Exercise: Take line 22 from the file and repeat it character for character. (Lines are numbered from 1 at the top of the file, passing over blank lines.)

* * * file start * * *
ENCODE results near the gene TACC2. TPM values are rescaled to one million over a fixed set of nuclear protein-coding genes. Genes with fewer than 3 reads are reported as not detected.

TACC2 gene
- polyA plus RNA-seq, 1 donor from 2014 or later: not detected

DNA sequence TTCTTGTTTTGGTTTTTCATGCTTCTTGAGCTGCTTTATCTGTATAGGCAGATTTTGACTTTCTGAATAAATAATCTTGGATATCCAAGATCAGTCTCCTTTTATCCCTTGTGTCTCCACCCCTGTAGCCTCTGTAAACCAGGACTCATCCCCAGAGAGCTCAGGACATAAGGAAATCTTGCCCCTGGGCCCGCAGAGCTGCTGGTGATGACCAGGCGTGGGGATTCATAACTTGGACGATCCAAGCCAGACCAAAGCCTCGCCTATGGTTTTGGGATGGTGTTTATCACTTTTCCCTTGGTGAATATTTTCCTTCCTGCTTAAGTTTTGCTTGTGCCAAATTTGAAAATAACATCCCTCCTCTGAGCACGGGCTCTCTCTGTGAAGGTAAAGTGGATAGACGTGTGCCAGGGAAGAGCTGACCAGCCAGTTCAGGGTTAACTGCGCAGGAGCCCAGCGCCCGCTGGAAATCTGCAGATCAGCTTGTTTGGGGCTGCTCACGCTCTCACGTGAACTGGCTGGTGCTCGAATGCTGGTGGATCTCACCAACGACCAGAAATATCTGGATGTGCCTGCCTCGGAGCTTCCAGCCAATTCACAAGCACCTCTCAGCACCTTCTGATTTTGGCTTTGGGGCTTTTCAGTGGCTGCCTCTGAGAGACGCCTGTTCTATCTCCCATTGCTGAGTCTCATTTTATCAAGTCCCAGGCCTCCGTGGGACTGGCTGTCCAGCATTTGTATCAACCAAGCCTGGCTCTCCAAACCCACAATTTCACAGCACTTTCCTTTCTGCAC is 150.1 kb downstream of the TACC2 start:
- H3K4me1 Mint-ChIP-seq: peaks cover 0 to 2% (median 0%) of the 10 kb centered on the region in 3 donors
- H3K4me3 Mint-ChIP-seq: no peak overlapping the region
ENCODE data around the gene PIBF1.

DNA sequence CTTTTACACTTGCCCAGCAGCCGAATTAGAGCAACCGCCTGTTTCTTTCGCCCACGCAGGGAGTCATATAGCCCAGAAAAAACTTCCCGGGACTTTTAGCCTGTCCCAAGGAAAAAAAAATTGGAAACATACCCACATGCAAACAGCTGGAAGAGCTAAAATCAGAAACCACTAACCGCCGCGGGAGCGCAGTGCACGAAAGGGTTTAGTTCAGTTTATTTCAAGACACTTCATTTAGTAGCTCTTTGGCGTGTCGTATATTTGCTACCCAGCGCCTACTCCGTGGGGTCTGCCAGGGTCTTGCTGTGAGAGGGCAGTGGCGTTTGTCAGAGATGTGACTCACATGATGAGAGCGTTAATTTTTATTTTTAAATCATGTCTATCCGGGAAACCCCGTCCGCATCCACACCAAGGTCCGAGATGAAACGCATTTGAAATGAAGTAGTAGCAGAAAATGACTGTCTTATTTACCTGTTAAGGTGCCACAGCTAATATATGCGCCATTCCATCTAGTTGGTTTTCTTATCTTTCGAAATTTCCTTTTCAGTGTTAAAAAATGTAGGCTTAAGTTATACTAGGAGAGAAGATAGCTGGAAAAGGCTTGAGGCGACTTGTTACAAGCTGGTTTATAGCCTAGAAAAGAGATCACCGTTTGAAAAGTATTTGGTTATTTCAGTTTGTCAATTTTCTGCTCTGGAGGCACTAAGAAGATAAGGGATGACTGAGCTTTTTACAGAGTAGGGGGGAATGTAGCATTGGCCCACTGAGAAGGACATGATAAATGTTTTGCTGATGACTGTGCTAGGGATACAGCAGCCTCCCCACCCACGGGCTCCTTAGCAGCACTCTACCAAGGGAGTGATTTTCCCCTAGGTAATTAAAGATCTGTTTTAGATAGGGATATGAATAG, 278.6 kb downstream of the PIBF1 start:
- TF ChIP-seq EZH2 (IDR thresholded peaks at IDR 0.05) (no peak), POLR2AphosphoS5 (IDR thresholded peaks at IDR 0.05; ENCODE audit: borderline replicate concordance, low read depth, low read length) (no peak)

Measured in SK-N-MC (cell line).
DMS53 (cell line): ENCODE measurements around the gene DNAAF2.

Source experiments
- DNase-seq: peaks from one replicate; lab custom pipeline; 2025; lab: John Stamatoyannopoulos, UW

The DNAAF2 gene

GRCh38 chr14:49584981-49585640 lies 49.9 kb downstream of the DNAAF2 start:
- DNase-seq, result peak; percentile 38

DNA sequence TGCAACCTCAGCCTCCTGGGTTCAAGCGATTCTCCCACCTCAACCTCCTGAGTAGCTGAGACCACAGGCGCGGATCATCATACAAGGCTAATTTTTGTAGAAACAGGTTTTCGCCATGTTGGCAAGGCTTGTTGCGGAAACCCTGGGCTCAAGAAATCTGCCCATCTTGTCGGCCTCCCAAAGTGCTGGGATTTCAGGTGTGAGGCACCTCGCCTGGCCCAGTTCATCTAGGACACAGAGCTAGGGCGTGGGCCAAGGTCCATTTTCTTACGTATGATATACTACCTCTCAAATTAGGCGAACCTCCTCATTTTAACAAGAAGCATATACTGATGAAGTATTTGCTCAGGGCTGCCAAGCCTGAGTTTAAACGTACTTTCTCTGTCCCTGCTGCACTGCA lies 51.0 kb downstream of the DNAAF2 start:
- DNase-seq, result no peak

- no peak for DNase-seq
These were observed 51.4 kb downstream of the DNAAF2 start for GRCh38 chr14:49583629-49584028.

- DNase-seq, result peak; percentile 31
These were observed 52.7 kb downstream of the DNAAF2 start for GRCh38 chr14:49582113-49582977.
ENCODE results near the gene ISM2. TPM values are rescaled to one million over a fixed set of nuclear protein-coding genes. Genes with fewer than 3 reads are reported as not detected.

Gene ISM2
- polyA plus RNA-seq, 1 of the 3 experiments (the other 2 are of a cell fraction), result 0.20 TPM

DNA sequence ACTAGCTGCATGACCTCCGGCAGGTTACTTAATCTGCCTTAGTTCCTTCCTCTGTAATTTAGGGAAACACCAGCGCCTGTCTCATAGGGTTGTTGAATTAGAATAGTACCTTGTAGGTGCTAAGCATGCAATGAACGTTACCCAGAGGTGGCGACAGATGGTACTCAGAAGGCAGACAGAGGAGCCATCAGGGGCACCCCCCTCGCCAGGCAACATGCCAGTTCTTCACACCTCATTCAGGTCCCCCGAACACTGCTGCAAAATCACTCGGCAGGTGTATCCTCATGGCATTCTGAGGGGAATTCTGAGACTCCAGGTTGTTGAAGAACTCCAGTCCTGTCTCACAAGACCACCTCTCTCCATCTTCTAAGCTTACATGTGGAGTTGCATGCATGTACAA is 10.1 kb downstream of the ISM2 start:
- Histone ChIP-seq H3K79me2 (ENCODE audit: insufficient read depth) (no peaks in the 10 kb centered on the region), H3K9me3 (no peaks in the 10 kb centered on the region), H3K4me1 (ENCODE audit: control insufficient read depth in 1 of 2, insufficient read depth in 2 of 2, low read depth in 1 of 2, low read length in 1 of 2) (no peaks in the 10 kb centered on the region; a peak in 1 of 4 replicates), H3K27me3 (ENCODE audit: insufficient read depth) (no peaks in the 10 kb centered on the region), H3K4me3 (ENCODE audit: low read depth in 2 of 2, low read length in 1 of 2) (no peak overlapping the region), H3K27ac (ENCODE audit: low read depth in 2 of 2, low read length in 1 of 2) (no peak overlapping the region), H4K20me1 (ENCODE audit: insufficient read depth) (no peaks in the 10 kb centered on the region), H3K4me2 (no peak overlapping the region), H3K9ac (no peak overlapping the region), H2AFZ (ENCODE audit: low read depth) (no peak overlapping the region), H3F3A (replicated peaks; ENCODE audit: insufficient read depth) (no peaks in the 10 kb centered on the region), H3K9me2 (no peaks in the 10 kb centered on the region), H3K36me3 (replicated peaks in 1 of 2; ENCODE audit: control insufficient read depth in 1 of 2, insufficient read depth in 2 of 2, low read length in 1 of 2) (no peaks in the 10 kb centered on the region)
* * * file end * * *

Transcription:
These were observed 52.7 kb downstream of the DNAAF2 start for GRCh38 chr14:49582113-49582977.